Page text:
Step Up and Run for Office
Run for Office

Step Up and Run for Office

By on February 1, 2017

I never would have thought I would be raising my hand in a room full of political activists and saying, yes, I would like to run for office. But here I was, the only one raising their hand.

I was attending the second meeting of a local grassroots political advocacy group that had spun off from the nearly 4 million member Pantsuit Nation Facebook group. Pantsuit Nation, a closed pro-Hillary Clinton support group, had apparently gone viral a few weeks before the 2016 presidential election. But now, with the unexpected general election results, members began to share stories of grief and fear and all over the nation. Local pantsuit groups sprung up of women and men searching for ways to take action. I had not heard of this secret group until after the election, when a friend decided it was okay to add me, a Bernie supporter, as a member.

From as far back as I can remember, I had been a passionate Democratic voter, believing that Democrats stood for progress and enlightenment. But coming of political age in the 90s, during the acrimonious and often scandalous Clinton era, I also had a distaste for politicians. Politics attracted people with large egos, polished personas, but often very flawed personal ethics. I could not imagine a socially awkward, but straightforward person such as myself getting involved in public life.

On occasion, I did actually make an effort to support a candidate. The first time I did this was in the 2000 primary. I was enamored by Bill Bradley, and both my boyfriend and I were eager to join a student run group to help him. Before we could even get started on the campaign, Bradley dropped out of the primary. After that we were behind Gore, but felt no great compulsion to campaign or get out the vote for him. In hindsight, it seemed that democrats had been rather complacent, while their candidate’s wooden personality lacked the excitement needed to attract voters. The next democratic presidential candidate, John Kerry, lacked something too. During the 8 years under Bush, I felt, as a democrat, alienated from the whole political process.

In 2008, what I consider a turning point, the Democratic party figured it out and nominated an incredibly dynamic, eloquent person to run for president (I had voted for Clinton in the primary, but was perfectly content that Obama won). Obama’s campaign encouraged grassroots support and people like me started changing their perception of politics. I thought about going out to canvass door to door, but with a newborn baby, it was easier for me to make calls to voters. A new innovative technological tool, the dialer, allowed me to make the calls from home, while tracking responses on my computer. I actually hate making phone calls, but I plugged away trying to do my part. When Obama took office, I vowed to continue supporting democratic efforts, inspired by Obama’s Yes We Can spirit.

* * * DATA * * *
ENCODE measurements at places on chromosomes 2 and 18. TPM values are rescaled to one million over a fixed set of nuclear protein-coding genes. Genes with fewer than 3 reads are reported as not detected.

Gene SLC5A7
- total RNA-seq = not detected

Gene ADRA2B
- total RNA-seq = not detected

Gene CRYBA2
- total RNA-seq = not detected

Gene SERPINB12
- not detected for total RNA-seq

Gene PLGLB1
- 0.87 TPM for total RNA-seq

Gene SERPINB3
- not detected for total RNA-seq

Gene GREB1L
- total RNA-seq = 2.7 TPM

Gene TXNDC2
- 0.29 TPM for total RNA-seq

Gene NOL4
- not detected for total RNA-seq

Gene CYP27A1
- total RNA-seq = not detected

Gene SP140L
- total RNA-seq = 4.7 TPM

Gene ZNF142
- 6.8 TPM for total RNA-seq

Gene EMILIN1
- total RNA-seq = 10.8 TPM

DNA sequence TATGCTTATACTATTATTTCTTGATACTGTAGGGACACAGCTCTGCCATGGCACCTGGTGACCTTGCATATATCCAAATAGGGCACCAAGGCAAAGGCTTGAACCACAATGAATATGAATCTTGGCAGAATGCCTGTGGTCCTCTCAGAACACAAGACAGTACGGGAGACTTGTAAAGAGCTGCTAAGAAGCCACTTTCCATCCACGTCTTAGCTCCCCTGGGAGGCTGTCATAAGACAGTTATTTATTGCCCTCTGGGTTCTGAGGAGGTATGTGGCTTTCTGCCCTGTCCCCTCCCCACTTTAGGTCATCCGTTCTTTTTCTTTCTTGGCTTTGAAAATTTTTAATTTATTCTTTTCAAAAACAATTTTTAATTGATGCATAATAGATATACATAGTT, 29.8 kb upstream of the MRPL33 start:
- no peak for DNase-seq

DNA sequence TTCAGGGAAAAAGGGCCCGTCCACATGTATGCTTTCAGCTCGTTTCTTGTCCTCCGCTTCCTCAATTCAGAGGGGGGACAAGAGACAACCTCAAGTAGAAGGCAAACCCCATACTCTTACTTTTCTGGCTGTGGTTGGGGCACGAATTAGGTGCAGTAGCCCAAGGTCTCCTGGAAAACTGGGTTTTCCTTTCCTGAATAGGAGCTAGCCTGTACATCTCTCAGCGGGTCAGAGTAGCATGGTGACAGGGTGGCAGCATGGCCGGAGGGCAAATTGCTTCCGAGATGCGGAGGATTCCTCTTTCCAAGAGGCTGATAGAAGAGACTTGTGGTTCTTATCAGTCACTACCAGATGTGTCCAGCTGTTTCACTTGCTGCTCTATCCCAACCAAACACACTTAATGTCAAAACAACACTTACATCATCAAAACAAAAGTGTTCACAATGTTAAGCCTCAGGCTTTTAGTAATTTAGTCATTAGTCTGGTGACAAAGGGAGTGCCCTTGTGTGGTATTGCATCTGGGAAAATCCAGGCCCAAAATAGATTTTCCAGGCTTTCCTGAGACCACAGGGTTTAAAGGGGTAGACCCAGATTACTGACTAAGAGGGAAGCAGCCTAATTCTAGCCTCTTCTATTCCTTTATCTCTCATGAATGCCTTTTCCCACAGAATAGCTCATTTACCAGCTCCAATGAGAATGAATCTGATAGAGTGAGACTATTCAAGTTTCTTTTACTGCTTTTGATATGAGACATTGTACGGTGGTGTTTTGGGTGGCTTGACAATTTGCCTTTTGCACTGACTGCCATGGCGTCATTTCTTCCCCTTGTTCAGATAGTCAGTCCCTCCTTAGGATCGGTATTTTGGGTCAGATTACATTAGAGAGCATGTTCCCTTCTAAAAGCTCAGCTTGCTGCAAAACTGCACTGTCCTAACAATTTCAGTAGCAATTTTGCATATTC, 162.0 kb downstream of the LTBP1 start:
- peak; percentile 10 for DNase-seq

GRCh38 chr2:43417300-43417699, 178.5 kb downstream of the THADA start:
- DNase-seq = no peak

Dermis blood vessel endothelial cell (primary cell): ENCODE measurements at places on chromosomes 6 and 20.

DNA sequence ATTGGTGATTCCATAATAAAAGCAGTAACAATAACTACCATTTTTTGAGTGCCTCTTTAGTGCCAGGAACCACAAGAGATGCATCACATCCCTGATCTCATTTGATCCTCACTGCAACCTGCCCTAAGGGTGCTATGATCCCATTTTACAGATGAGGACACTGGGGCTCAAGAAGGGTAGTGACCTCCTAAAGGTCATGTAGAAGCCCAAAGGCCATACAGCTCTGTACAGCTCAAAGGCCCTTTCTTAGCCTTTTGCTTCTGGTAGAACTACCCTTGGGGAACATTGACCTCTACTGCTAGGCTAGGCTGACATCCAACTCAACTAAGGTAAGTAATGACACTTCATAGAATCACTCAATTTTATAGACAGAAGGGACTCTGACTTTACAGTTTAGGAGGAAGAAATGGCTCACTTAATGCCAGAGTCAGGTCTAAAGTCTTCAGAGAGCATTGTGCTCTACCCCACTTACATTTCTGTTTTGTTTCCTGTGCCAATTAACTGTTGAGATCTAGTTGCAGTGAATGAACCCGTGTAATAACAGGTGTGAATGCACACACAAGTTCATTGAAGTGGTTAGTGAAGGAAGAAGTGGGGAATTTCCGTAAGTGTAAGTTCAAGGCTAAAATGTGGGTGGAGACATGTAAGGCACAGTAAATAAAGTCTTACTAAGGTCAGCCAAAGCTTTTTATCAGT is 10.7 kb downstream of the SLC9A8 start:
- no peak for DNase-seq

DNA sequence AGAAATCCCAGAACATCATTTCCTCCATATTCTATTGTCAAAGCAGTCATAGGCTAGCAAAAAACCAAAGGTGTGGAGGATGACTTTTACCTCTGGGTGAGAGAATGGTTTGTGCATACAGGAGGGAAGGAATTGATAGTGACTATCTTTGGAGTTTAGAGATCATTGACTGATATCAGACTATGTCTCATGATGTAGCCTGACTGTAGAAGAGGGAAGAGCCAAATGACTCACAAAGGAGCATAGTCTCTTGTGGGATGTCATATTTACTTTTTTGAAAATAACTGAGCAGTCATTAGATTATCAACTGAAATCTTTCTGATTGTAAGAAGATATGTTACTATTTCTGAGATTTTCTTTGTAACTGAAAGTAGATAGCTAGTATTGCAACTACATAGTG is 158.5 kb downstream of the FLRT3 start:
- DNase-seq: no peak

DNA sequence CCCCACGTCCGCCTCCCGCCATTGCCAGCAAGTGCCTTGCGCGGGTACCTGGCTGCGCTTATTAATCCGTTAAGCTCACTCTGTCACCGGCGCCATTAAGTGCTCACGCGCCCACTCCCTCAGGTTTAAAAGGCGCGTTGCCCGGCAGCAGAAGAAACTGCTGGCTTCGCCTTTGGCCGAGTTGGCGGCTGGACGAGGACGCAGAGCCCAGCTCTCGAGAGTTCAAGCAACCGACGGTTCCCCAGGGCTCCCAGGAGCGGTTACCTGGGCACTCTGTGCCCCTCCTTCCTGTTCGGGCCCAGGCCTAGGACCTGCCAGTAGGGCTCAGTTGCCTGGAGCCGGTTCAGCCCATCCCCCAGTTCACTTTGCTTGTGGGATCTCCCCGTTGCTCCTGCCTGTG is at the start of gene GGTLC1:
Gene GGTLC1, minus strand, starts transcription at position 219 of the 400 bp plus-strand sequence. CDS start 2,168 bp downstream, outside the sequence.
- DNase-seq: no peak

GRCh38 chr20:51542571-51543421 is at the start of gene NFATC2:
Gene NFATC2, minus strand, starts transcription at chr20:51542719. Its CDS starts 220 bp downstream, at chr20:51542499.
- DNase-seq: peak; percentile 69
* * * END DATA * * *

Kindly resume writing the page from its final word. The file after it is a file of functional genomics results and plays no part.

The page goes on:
By the start of the 2016 primary season, eight years later, genuine grassroots efforts had long ago been replaced by formulaic calls to sign petitions. It felt like the Democratic party machine no longer needed our active involvement.

Primary campaigns had started, but it wasn’t till October 2015 that I noticed who the candidates were. My husband, an avid redditor, mentioned someone named Bernie Sanders, he really liked him. I wondered, who was this guy, sounds Jewish, is he Jewish (I was raised orthodox Jewish, so it seemed a relevant question).

Ironically, seeing Bernie speak for the first time to a crowded hall of devout Christians at Liberty University renewed my spark of interest in politics. I heard a candidate speak with full honesty and conviction to the heart of what I believe. I had never heard a politician sound like this, no pat cliches and slogans, but real honest to goodness truth. So I believed, before a single vote was cast that I could make a difference, I could convince my fellow democrats that we had the real progressive champion of a lifetime, the one we’d always dreamed of.